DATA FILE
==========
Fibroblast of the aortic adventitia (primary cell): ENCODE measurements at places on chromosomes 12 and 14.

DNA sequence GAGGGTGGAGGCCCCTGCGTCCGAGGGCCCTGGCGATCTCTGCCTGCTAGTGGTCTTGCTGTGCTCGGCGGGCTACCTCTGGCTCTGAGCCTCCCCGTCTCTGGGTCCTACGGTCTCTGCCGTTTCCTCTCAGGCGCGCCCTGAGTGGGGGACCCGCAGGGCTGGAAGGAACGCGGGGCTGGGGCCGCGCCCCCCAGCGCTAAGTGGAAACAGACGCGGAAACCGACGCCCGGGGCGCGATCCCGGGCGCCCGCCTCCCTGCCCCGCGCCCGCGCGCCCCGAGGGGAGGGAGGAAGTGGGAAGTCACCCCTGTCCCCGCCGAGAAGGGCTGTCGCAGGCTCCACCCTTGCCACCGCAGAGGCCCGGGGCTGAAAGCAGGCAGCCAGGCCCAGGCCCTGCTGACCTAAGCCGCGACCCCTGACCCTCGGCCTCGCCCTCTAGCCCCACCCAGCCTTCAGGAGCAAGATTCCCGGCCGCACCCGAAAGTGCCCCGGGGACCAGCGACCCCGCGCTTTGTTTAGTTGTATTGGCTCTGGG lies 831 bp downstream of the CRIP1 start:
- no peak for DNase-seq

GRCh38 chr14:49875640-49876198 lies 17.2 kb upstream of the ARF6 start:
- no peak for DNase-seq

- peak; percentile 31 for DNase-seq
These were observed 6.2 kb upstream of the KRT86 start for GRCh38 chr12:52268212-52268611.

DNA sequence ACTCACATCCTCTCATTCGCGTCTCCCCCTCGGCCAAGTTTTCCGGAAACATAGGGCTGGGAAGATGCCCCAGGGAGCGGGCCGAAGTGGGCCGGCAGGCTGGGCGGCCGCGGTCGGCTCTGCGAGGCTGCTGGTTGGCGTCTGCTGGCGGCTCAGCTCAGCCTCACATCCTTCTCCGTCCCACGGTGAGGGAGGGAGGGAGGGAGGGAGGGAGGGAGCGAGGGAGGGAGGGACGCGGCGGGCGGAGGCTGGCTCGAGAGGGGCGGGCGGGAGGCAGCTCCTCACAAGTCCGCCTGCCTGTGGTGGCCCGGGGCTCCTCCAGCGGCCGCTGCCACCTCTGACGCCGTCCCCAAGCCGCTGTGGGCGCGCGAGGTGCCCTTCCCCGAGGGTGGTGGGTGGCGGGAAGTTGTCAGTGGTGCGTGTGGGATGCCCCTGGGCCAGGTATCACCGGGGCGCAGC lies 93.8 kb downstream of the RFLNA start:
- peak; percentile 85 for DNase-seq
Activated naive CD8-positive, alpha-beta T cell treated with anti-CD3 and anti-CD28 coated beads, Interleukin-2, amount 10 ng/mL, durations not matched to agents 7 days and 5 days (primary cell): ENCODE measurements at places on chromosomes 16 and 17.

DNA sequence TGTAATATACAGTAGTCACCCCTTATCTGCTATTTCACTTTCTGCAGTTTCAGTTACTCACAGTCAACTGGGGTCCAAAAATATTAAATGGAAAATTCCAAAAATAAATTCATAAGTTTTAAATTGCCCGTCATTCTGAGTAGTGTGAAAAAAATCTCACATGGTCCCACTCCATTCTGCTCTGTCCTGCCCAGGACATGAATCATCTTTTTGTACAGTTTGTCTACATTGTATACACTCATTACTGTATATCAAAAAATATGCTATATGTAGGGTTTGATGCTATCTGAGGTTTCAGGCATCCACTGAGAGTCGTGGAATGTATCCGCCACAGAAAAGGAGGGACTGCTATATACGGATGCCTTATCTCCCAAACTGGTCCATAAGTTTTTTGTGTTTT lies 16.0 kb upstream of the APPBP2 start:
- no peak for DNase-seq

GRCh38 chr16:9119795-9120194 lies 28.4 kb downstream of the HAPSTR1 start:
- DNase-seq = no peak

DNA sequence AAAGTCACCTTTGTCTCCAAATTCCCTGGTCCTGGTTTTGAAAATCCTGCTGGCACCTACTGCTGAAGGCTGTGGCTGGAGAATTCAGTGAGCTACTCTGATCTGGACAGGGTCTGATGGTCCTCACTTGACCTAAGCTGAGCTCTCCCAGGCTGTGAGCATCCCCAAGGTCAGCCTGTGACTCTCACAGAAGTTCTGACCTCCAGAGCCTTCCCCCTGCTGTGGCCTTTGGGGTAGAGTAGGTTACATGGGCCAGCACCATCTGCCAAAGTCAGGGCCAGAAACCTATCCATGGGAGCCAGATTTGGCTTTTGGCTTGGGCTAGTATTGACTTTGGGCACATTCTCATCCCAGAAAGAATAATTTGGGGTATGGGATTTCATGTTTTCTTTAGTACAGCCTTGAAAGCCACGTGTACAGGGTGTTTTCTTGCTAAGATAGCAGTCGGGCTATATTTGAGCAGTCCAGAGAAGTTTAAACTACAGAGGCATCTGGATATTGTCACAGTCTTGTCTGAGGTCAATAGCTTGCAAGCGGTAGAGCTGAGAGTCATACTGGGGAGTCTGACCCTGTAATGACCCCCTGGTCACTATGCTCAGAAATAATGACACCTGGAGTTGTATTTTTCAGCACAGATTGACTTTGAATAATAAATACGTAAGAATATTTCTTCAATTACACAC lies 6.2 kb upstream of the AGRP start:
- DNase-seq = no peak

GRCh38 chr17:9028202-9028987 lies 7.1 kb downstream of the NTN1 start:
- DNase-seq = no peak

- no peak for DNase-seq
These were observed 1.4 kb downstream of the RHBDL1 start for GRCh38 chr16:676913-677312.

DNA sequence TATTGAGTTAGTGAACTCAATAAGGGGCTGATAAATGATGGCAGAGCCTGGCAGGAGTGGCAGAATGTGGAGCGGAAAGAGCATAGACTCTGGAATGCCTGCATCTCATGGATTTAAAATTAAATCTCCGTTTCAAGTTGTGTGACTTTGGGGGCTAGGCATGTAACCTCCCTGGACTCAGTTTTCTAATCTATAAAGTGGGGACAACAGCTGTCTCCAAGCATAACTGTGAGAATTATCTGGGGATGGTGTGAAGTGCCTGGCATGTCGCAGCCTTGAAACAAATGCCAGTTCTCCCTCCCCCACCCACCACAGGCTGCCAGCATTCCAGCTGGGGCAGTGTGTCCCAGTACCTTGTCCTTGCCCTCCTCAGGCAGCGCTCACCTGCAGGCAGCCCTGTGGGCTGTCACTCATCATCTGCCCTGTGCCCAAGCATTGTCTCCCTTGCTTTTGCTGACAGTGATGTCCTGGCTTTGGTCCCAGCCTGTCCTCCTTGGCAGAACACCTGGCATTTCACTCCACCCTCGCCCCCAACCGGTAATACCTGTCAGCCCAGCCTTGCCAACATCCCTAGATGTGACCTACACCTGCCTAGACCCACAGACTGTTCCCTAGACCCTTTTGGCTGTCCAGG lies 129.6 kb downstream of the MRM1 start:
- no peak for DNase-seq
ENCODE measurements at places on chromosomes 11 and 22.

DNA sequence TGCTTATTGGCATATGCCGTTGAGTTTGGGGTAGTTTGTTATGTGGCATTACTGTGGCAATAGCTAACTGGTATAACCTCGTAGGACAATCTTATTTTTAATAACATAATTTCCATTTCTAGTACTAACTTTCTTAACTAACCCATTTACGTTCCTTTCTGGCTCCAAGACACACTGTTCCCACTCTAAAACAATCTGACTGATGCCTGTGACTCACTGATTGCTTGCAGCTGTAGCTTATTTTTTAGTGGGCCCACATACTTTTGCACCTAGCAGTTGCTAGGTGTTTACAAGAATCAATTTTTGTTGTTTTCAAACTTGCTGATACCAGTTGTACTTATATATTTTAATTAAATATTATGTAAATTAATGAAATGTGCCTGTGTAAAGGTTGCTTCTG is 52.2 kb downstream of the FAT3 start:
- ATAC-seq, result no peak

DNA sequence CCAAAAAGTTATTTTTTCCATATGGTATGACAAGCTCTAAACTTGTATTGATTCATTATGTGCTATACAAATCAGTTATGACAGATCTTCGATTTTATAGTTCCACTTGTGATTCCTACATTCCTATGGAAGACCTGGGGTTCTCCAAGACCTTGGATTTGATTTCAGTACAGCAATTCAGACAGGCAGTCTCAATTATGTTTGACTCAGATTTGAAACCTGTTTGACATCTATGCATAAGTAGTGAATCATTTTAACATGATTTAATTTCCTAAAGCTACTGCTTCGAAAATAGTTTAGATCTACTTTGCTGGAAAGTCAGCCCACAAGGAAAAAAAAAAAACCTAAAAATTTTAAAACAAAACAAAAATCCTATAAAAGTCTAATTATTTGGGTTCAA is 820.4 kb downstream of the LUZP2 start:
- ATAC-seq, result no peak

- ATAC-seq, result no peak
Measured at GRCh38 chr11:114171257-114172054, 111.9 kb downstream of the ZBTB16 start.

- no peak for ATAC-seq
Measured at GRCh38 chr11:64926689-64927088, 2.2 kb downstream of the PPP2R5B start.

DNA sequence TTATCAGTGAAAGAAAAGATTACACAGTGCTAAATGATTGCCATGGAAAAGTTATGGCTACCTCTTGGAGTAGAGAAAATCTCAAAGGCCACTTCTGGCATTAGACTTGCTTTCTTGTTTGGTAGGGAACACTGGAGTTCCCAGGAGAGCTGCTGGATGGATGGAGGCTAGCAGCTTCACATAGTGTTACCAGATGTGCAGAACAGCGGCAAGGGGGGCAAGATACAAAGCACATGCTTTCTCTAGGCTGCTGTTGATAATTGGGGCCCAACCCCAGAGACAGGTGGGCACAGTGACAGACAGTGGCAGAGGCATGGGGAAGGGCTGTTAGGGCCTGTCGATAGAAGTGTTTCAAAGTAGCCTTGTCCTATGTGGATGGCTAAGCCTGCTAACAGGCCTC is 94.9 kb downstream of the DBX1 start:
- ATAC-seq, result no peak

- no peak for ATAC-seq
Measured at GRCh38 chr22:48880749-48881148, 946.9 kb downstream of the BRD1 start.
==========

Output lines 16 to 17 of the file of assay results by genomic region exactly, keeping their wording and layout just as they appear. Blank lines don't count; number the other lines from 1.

- DNase-seq = no peak

GRCh38 chr17:9028202-9028987 lies 7.1 kb downstream of the NTN1 start: